Supported by generous help from the Turnovsky Endowment Trust

Words, music – and film : Jenny McLeod and Serge Prokofiev

By , 09/03/2012

New Zealand International Festival of the Arts presents:

JENNY McLEOD – The Emperor and the Nightingale

SERGE PROKOFIEV  – Peter and the Wolf

Helen Medlyn (narrator – “The Emperor and the Nightingale”)

Suzie Templeton (director, Breakthru Films, UK – “Peter and the Wolf”)

Hamish McKeich (conductor)

New Zealand Symphony Orchestra

Michael Fowler Centre, Wellington

Friday 9th March 2012

I’ve never forgotten my delight in reading, a number of years ago, a Charles M. Schulz “Peanuts” comic featuring Marcie and Peppermint Patti at a Symphony Concert, waiting for a performance of “Peter and the Wolf to begin. In the comic strip Marcie, her face suddenly brightening, whispers conspiratorially to her companion, just before the music starts,  “Maybe this time the wolf will get him!”.  I didn’t feel her comment was an indictment of either story or music – merely a reaction to the prospect of yet another humdrum performance.

Had Helen Medlyn narrated “Peter and the Wolf” on that or this present occasion (as I’m sure she’s done at some stage or other), I feel certain that no-one would have thought the occasion in any way humdrum or routine. As it was, her input regarding this concert was confined to the narration of Jenny McLeod’s setting of Hans Christian Anderson’s “The Emperor and the Nightingale”. Her performance was, I thought, riveting – she made every word of the story “zing” in places and “ping” in others, and gave the impression that she’d established some kind of “universal” eye contact with her audience all at once, so that we were undoubtedly transfixed by her storyteller persona’s sheer presence.

Though some time ago, I well remember playing in the percussion section of the Manawatu Sinfonia for a performance of McLeod’s delightful realization of Andersen’s story – I can’t recall the exact year, though it was around 1991 or 1992, at the time the Mayor of Palmerston North was Paul Rieger – because he was the narrator! (He was no Helen Medlyn, of course – but as much as a standard “celebrity appearance” could deliver he didn’t let the side down). I don’t remember the composer being present for this performance, but my memory is that it was done beautifully, our modest orchestra surpassing itself for the occasion.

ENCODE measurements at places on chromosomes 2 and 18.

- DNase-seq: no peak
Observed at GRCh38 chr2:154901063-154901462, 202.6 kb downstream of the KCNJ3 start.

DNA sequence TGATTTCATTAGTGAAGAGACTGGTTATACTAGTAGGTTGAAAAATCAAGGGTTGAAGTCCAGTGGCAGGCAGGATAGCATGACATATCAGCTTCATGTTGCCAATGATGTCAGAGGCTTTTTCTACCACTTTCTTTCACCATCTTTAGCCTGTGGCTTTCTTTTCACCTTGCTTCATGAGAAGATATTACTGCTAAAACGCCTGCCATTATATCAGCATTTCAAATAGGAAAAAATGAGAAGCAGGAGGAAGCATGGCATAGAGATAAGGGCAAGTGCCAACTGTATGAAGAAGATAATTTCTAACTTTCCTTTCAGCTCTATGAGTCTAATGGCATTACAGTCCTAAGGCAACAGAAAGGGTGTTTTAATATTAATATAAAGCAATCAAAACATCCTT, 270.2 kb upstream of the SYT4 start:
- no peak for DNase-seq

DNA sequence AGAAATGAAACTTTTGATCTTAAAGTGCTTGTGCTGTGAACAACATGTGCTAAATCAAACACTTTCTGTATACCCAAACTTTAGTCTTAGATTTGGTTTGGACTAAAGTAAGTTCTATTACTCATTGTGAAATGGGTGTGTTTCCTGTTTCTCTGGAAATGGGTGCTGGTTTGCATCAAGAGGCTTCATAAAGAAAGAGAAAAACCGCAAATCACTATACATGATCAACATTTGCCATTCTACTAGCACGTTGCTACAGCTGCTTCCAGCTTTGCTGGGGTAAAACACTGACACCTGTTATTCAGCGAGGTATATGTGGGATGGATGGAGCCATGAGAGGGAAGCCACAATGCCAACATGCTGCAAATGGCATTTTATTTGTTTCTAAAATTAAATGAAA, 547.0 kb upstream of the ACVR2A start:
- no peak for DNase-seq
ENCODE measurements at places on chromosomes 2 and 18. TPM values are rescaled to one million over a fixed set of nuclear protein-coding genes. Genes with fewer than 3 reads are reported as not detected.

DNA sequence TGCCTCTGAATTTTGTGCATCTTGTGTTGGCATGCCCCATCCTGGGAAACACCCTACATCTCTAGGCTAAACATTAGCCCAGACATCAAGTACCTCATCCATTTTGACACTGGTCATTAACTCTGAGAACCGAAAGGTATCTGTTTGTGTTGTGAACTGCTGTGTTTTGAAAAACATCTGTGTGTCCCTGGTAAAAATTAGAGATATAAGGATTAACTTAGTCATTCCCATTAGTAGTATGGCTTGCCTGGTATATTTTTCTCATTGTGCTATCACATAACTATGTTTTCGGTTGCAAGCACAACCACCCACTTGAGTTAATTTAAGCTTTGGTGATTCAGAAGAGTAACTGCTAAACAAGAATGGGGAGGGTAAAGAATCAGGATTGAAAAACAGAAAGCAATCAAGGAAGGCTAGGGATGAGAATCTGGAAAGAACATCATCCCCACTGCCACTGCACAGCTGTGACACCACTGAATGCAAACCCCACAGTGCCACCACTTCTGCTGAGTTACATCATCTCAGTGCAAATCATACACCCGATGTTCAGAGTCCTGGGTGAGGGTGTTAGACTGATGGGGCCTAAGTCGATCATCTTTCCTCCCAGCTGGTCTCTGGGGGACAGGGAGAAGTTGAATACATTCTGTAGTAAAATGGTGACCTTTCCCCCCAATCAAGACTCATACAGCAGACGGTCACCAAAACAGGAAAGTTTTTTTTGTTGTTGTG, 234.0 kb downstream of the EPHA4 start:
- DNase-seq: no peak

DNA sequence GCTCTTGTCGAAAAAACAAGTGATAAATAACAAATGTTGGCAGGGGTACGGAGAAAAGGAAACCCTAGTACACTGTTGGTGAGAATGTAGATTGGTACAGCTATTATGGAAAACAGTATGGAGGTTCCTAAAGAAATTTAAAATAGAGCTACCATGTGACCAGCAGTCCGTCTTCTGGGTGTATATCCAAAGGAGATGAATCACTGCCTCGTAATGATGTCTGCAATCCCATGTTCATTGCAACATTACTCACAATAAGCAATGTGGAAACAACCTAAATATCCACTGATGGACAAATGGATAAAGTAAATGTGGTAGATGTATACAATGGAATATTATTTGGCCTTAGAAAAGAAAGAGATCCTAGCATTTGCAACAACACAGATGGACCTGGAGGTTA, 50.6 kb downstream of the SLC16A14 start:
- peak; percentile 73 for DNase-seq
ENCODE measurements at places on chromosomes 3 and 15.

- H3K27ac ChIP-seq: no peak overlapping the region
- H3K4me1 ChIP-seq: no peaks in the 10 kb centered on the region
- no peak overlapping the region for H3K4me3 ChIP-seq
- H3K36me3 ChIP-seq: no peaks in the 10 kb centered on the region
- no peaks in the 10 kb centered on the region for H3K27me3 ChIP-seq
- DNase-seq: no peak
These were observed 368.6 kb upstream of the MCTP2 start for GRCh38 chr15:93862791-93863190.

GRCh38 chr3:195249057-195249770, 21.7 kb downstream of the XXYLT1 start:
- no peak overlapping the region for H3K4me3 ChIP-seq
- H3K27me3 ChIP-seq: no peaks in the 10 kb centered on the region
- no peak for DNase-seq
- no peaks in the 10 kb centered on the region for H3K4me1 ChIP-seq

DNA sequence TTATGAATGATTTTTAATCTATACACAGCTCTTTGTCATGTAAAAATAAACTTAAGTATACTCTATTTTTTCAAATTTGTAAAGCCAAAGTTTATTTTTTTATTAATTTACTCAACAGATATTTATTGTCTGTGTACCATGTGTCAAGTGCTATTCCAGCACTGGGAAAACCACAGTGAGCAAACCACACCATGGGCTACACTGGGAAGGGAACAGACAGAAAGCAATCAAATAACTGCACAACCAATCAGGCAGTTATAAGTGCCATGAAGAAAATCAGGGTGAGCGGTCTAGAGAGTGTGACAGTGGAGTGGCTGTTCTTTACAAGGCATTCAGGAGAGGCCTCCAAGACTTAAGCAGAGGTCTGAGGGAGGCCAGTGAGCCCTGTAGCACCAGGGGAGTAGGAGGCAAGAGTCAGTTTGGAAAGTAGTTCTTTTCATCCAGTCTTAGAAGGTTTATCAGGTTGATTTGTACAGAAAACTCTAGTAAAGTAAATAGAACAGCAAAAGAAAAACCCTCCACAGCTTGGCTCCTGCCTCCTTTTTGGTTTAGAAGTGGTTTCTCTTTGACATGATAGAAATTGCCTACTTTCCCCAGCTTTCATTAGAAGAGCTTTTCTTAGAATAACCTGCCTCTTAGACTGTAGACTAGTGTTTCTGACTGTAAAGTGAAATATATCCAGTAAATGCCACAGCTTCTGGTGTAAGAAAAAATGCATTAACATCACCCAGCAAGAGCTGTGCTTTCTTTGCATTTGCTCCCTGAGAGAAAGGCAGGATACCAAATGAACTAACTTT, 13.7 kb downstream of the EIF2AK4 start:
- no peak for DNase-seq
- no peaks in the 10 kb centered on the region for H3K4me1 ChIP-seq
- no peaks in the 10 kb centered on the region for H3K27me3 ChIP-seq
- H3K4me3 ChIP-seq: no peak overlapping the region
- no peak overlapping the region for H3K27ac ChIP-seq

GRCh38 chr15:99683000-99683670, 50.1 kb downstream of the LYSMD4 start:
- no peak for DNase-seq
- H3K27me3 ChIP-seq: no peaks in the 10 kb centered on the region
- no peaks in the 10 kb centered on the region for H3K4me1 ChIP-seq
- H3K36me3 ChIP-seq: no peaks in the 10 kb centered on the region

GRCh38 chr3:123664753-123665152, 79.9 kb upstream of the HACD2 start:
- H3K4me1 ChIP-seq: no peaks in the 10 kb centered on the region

With that experience in mind, what truly astonished me during this recent NZSO performance was the actual sound and impact of the orchestra – the timbres and colours uncharacteristically (for this venue) bright and sharp and to the fore, with the brass-playing in particular making a delightfully visceral impression throughout. Had the orchestra been “brought forward” on the platform, as it were? I didn’t think so – what I put it down to was Hamish McKeich’s encouragement of the players to “play out”, and make certain details really tell. Quite apart from being arresting in itself, the playing was thus able to match the narrator’s “larger-than-life” deliver of the text with similarly characterful instrumental tones.

A scintillation of exotic wonderment from the orchestra launched the music; and after Helen Medlyn’s beautifully-delivered opening statement, there was more of what seemed like the full panoply of orientalism in music refracted through Western sensibilities – pastiche it might have been, but the composer’s grasp of orchestral use was mightily impressive and resulted in some beautifully-focused and characterful sounds. Though in places reminiscent of Ravel’s “Ma Mere l’Oye”, the music readily found its own idiosyncratic character in some episodes, such as the angularities of the courtiers’ journey into the forest following behind the little kitchen-girl, and the inventive, slightly off-beat sonorities given to creatures such as cows and frogs.

Kirstin Eade’s flute-playing (depicting the voice and character of the little nightingale) was gorgeously turned at all points, and deftly characterised with many different colorings. Alongside her, the orchestra’s detailing was woven of similar magic, beautifully unhurried in its unfolding throughout, and (as I’ve said) flaring up excitingly in the bigger, grander moments. Much less obviously a quasi-instructional exercise for those unfamiliar with orchestral and instrumental sounds than the Prokofiev work, McLeod’s music nevertheless seemed beautifully tailored to the Anderson story, perhaps not as “leitmotiv-driven” than was “Peter”, nor as pungently and vividly characterized – but sufficiently colourful and incident-detailed to work successfully, especially in these performers’ hands.